FIG. 7 b shows the corresponding degraded silhouettes. The grid is only for visual purposes.

FIG. 7 c shows atoms modeling the given foreground silhouettes. The grid is only for visual purposes.
DETAILED DESCRIPTION OF POSSIBLE EMBODIMENTS OF THE INVENTION

FIG. 1 illustrates one embodiment of a system for detecting/localizing objects according to the invention. It comprises at least one or several cameras 2. The camera may be either analog or digital. If an analog device is used, the image is digitalized with means known by the man skilled in the art. The camera 2 can be planar and/or omnidirectional. In one embodiment IR cameras can be used. The cameras 2 can have overlapping fieldofviews. Moving camera can also be used instead or in addition to static camera.

In the example of FIG. 1, there are three static cameras 2. When at least two cameras are used, they are pseudosynchronized, in order to acquire quasi simultaneously images. In this application with the expression “cameras pseudosynchronized” it is intended cameras that acquire images that are not precisely simultaneous but that can be considered as simultaneous, i.e. having a few frame delay, a few ms of difference. Cameras 2 are connected to an image processing system 8 via a link 6. Link 6 may be any imagetransferring capable link known in the art, such as a video cable or a wireless transmission link. One end of the link 6 is connected to each camera 2, while the other end is connected to the image processing system 8. The image processing system 8 may be any type of system or device capable of executing an algorithm for interpreting the images taken by cameras 2.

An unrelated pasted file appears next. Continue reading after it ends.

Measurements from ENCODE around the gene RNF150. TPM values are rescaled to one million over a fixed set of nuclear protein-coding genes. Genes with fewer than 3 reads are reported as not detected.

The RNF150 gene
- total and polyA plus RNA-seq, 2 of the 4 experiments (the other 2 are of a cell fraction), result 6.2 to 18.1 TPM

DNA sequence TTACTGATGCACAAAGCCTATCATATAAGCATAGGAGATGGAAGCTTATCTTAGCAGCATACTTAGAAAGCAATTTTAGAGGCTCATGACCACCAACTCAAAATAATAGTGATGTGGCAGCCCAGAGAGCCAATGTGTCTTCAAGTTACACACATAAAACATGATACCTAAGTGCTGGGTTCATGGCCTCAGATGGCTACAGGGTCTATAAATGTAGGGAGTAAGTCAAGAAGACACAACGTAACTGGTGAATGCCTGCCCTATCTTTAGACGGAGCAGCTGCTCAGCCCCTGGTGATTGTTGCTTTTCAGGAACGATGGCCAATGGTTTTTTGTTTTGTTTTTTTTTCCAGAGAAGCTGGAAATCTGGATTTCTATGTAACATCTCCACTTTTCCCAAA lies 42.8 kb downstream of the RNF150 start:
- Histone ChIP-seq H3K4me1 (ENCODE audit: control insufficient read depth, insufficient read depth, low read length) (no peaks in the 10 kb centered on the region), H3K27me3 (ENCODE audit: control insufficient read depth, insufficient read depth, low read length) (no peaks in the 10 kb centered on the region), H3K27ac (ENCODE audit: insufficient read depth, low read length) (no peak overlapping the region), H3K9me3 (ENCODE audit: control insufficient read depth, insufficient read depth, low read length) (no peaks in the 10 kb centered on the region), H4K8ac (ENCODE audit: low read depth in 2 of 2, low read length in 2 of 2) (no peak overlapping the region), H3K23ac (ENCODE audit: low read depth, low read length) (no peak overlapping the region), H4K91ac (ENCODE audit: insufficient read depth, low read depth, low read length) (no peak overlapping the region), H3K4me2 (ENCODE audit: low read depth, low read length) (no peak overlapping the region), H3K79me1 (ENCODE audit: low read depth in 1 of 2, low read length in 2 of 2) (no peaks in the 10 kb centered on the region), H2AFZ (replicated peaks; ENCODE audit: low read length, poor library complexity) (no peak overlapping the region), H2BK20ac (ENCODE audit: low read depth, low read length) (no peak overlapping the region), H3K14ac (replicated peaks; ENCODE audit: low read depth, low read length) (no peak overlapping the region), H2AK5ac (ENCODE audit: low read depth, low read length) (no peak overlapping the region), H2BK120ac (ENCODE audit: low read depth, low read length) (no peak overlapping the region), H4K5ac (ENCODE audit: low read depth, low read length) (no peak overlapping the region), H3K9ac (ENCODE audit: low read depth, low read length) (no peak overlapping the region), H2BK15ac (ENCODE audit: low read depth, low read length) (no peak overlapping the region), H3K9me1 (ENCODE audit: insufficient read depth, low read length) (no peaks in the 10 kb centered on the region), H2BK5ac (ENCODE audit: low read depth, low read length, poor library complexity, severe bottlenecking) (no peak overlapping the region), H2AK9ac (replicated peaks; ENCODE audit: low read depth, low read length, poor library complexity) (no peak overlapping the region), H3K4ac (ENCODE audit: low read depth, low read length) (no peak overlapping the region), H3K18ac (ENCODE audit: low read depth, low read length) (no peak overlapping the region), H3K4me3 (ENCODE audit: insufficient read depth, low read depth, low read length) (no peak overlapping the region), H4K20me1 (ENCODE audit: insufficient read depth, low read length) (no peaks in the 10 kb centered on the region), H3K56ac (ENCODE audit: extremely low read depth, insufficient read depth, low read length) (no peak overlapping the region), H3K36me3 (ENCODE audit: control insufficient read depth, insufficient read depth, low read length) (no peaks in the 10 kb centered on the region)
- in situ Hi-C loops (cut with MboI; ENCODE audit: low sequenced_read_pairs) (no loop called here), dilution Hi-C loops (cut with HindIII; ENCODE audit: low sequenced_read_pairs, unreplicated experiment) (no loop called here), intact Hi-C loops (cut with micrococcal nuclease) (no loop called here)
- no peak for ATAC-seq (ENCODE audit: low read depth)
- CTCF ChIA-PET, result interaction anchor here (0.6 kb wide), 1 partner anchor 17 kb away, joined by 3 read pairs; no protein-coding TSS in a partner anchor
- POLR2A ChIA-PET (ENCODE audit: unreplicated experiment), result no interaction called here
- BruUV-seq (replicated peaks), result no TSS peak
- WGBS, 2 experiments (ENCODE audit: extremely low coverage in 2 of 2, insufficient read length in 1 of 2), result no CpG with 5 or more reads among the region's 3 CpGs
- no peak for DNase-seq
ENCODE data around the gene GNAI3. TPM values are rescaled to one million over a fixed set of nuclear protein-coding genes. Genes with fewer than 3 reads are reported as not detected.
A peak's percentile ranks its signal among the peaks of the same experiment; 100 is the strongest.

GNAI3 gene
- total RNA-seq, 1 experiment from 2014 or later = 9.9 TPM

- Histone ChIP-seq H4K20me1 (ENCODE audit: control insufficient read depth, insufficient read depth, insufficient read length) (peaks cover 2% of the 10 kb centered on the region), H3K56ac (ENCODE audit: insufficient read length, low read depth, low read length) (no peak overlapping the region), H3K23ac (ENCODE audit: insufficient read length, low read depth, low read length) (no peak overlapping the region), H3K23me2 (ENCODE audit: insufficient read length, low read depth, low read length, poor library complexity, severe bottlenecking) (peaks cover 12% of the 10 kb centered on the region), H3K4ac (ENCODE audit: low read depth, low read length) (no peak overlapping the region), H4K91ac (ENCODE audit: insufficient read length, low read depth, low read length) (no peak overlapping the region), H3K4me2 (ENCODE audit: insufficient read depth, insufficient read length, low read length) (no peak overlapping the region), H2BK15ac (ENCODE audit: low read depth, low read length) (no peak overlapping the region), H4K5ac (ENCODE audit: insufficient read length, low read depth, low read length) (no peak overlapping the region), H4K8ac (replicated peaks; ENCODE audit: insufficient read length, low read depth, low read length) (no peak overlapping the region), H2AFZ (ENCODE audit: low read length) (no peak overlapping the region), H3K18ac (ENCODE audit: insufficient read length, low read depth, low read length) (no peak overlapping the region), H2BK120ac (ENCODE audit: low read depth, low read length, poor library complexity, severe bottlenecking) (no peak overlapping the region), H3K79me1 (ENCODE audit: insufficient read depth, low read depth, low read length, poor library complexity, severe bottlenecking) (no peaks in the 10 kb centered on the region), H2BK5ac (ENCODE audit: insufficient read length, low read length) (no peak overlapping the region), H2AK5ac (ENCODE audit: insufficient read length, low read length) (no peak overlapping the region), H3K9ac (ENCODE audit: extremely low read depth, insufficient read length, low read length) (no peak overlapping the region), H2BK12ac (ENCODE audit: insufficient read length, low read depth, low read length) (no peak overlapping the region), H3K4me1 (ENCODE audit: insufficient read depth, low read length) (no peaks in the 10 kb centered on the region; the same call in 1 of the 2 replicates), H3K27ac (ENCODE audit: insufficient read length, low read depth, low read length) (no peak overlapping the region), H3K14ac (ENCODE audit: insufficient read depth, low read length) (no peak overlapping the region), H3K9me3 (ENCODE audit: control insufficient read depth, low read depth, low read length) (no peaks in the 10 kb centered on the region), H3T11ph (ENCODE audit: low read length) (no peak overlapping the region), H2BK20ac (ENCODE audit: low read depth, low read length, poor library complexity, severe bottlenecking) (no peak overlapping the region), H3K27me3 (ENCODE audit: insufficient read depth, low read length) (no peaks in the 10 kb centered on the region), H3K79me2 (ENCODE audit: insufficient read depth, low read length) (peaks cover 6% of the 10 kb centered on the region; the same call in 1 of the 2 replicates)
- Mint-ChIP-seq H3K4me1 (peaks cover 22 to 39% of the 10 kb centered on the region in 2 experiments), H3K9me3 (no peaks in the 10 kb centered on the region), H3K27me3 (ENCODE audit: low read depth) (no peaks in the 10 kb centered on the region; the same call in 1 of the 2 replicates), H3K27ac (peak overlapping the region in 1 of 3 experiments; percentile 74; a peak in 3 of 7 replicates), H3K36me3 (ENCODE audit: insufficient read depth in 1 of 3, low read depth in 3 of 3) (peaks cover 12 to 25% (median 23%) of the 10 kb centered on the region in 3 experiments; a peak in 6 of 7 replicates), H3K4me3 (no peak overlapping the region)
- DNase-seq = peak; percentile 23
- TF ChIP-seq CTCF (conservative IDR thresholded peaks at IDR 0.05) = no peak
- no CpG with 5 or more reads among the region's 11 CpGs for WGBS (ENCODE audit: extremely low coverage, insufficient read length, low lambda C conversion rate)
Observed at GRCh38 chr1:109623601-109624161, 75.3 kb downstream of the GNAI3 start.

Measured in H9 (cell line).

For example the image processing system 8 can be a PC, a laptop or a processing chip integrated into an instrument panel or the like, with suitable image processing software.

The image processing system 8 can be connected to peripheral equipments such as recording devices, external communication links and power sources.

First the system is calibrated offline by standard techniques. As an example, the camera model proposed by J. Kannala and S. S. Brandt, “A generic camera model and calibration method for conventional, wideangle, and fisheye lenses,” IEEE transactions on pattern analysis and machine intelligence, vol. 28, no. 8, pp. 1335, 2006, can be used to map 3D points in the scene to the image plane 20 of all cameras 2.

On the ground plane 10 there are one or more objects 1. In one embodiment these objects are moving people. In another embodiment objects constitute a dense set of people, for example basketball players. Players can strongly occlude each other or have abrupt changes of behavior.

The number of objects, such as people, present in the scene is sparse because for example it is limited by the capacity of the room or of the play area.

The camera or cameras 2 acquire stills or video images, and foreground silhouettes 22 are extracted from those images, as shown in FIG. 2. The extraction process thus produces masks, in which extracted foreground features are represented by a nonzero value while background pixels are represented by zeros, or by any other binary values. In one embodiment multivalued masks can be used, where the value correspond for example to a probability of having a foreground feature, or to a color or brightness of the feature. In another embodiment the extraction process produces binary masks. Up to the selection of an appropriate background subtracting method, at a given time, each camera 2, in the set of C calibrated cameras—where C is an integer positive number and it can be equal to one—is the source of one mask, for example a binary mask y_{c}ε{0,1}^{M} ^{ c, where M } _{c }is the number of pixels, i.e. the resolution, of each camera indexed by 1≦c≦C. The 2D silhouette image of each camera can be represented in a 1D vector y_{c}, by the concatenation of its columns. Further all these vectors y_{c }are stacked into the MultiSilhouette Vector (MSV) y given by

y=(Y _{1} ^{T} , . . . , Y _{c} ^{T})^{T}ε{0,1}^{M }